- What's a person worth? Australia's GDP: $39,320 USD * 80.82 years = $3.17m = 1 lifetime.
- AT&T: If a switch went down, we'd do a three-way handshake. But that was slow. So, instead, if a switch came back up, it would just make an outgoing call. The trouble was that a switch could make another call before the first call finished -- and if it wasn't back in the other switches' routing tables yet, the other switches would say "I have a problem" and tell all THEIR neighbors. January 15, 1990: 114 switches rebooting every 6 seconds, crashing all their neighbors, 60 million people left without phone service to for 9 hours. "Almost 30 lifetimes worth of effort."
- Ariane 5: "They were using a 64-bit floating-point number to calculate the rocket launch position. But then they cast it to a 16-bit integer. And then they turned off all the exception handling." "It turned out that they had re-used code from the previous project, Ariane 4, which could run at only 1/5 the speed." The cost of the rocket and its expensive payload: hundreds of lifetimes.
- Auckland power outage, 1990: They had four cables, and one cable failed. But they'd already had a bunch of bad press, "so they didn't tell anyone". So, they had 150MW of power running over 85MW cables, which is hard on cables. So cable 2 failed. Now they were running 150MW of power on 60MW cables! Now it was Management Willpower vs. Physics. "I hate to break it to the managers in the room, but physics always wins." Downtown Auckland left without power for 5 weeks! "The official management explanation was El Nino."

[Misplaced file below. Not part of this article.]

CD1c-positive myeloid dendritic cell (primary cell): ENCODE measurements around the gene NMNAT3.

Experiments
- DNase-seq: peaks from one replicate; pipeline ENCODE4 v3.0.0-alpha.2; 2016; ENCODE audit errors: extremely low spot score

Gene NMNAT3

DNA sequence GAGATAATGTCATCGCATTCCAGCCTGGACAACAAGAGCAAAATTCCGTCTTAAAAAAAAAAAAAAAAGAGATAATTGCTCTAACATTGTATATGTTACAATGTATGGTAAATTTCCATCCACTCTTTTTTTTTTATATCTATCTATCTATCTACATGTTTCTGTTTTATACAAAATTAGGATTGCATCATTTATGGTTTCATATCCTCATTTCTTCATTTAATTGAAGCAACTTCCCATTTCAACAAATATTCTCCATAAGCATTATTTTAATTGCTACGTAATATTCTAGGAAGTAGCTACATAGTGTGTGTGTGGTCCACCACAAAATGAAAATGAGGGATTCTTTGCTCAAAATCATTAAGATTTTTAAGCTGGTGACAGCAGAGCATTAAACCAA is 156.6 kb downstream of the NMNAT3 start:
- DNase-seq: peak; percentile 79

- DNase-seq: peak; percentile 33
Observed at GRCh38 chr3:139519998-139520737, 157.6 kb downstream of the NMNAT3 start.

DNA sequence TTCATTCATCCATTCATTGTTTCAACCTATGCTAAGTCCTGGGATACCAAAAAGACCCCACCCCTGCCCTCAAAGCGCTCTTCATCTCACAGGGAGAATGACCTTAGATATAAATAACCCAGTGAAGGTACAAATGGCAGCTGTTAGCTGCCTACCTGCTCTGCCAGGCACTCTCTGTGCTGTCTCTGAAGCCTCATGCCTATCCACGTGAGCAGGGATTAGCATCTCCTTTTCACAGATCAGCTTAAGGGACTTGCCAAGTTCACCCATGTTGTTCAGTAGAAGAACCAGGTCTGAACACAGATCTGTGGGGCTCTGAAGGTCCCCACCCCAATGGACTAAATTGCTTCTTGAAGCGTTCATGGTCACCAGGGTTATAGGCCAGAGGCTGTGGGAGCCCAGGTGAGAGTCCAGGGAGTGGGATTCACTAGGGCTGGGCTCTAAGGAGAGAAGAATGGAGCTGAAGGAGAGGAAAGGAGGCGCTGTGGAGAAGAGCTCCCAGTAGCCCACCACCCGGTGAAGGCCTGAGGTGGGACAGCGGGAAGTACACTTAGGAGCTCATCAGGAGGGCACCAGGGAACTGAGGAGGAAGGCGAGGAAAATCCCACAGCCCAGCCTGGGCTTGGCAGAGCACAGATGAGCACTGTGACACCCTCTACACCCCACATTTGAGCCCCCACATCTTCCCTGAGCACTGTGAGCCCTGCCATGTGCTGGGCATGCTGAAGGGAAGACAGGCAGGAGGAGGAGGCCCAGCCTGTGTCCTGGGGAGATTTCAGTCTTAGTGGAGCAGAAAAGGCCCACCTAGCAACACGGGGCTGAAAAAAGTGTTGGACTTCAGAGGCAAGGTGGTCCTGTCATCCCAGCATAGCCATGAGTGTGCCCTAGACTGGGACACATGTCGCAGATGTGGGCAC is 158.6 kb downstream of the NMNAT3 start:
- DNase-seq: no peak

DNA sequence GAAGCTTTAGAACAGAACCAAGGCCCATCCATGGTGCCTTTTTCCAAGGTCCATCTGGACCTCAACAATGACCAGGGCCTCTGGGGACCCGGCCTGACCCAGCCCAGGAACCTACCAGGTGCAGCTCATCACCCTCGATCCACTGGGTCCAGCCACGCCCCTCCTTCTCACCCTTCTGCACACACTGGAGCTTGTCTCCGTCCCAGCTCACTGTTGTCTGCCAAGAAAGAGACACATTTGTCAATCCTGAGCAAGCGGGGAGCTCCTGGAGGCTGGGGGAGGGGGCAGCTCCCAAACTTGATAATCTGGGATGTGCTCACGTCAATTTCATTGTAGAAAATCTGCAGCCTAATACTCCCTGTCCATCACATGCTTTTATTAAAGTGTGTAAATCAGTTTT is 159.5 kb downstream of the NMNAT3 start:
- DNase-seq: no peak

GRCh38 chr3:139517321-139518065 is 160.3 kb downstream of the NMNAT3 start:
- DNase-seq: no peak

- Mars Climate Orbiter, 1998. Part of the code using Imperial measurements, part of it using Metric. "The testing budget was cut for the spacecraft shortly before launch." Landing thrusters stopped working, a considerable distance from the ground. Landing gear was vibrating, and the computer thought, "If the landing gear was moving, I must be on the ground!" Total cost: 103 lifetimes.
People love hearing about failure! This talk ended up being so well received that Paul was asked to give it again as a keynote talk on the last day of the conference, which meant giving it to a much larger audience. I wasn't able to catch it the second time, but I'd just like everyone to know that I was a fan of "Illustrated History of Failure" before it was cool.
With conferencing done for the day, Alex and I headed downtown on the MAX to have dinner with some of the folks we'd met at breakfast that morning. A couple of them worked for the Canadian intelligence agency. They looked much less scruffy than, say, me, an unemployed ex-Perl programmer who was about to be a grad student.
Finally, Alex and I went to Backspace, where we tried to catch up on our mail and sort out our overflowing bags full of conference schwag, most of which was throwaway junk. They were playing The Sunset Tree at Backspace, and I scarcely realized I was singing along until Alex said, "I love when you sing along to the Mountain Goats." Have I mentioned that he's my favorite?
Eventually, we took the MAX back across the river to the convention center to collect our bikes and head home. Near the bike racks, there were two guys who recognized us as fellow conference attendees (those giant schwag-bags are a bit of a giveaway) and asked if we could make change for the bus. I interpreted this as "We require Lindsey Kuper to explain the entire Portland public transportation system to us", which I was only too happy to do (I kind of love the Portland public transportation system). Luckily, they didn't mind listening, and for the 20 minutes or so before their bus came, all four of us ended up getting into a nice conversation about Portland and the conference and what we were all doing there. I forgot their names immediately, like I do, but they seemed like old friends who'd been hacking together for a long time. It was only later in the conference, after I'd run into them a couple more times, that I put two and two together and realized that they were Karl Fogel and Jim Blandy and that they helped make software I use every day. But that's OSCON for you. And the evening and the morning were the second day.
(Next time: Thursday!)